13:08fact I would say the gold anodizing needs more power to burn through. Okay so

13:13now I’m going to run 120 millimetres a second at 13%. It’s the upper of those

13:24two sets they don’t look any different just because we’ve increased the power, we’ve more than doubled the power. We also run a test on the gold anodizing at 120

13:33millimetres a second and 13% power. Well they’re also now beginning to look very

13:43nice between these two products there’s something in common…. the white background.

13:52We’re just drawing the dye out of the material and we’re leaving the white

13:57oxidised surface behind, that’s the key to this process so we’re down at very

Transcript for Laser Engraving Anodized Aluminium (Cont…)

14:06very low powers at the moment. I’m just going to carry on with the black one, because it’s the black one that I want to demonstrate. We’ll just set this to

14:14seven millimeters, eight, seven, click, done!

14:21I’m sorry I don’t use the autofocus on this machine because it is so much quicker to set it by hand. Now I’m going to try something really silly and that

14:31is we’re going to double the speed so we’ve found the threshold where it looked very very good and we found that at 13%.

14:41And 13% is about as high as this machine works in its pre-ionisation mode,

14:49its high-frequency pulsing and that’s why we’re getting I think quite good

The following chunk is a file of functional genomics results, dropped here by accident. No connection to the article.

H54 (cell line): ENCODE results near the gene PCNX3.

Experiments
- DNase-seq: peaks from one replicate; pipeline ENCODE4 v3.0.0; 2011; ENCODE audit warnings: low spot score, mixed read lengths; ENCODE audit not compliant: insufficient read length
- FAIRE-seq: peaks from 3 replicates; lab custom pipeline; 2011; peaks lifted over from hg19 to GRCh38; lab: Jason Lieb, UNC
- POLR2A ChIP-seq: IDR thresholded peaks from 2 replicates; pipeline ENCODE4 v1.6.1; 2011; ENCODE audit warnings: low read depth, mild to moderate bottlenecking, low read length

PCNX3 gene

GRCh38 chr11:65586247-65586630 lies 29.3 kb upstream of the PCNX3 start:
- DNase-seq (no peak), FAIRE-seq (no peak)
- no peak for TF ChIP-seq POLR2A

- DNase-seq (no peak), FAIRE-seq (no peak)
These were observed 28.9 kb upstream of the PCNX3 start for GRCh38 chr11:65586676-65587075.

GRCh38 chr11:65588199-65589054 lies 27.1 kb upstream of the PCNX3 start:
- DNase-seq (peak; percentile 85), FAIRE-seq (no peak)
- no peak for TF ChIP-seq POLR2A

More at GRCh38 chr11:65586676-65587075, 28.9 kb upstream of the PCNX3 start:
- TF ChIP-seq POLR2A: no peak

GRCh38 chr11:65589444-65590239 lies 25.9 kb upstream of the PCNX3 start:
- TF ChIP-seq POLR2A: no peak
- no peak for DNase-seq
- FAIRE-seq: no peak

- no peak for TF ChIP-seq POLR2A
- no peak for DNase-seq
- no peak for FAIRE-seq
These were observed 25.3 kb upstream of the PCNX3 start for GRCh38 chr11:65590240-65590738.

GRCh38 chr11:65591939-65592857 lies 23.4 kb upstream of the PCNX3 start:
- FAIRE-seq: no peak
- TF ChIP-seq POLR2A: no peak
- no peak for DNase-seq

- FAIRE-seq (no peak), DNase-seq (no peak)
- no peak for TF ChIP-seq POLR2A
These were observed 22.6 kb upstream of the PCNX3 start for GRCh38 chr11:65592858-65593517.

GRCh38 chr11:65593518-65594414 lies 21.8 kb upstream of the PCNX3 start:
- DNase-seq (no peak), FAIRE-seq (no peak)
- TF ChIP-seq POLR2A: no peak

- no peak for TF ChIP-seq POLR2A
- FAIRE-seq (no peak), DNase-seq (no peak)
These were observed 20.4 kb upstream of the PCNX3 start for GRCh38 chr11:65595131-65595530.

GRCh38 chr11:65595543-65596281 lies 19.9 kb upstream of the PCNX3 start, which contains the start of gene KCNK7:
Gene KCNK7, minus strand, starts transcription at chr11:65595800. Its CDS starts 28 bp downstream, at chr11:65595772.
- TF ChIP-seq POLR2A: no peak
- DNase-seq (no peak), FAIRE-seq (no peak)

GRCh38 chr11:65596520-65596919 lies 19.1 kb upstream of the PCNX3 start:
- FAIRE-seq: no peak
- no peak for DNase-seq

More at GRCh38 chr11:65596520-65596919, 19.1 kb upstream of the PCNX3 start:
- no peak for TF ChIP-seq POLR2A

14:55resolution on these dots. Right we’ve now gone to 250 millimeters a second same power


15:14and I think you can see we’re beginning to lose it a little bit, we’ve lost the centre line of dots. The dots are actually still quite nice dots but

15:23they’re not as dark as they were in this one, because we’re not allowing quite

15:29enough time for the dots to form properly at 250 millimeters a

15:35second. We’ve doubled the speed, we’ve basically allowed half the amount of time. At 13% we’re running at about 12 watts, so after we take let’s just say we

15:44take 20% off we’re down to probably about 9 or 10 watts here. So let’s double

15:53that up to 18 or 20 watts which means we need maybe 30 watts coming out of the

16:01tube. So we need to go up to about 22 or 23 percent power. In other words what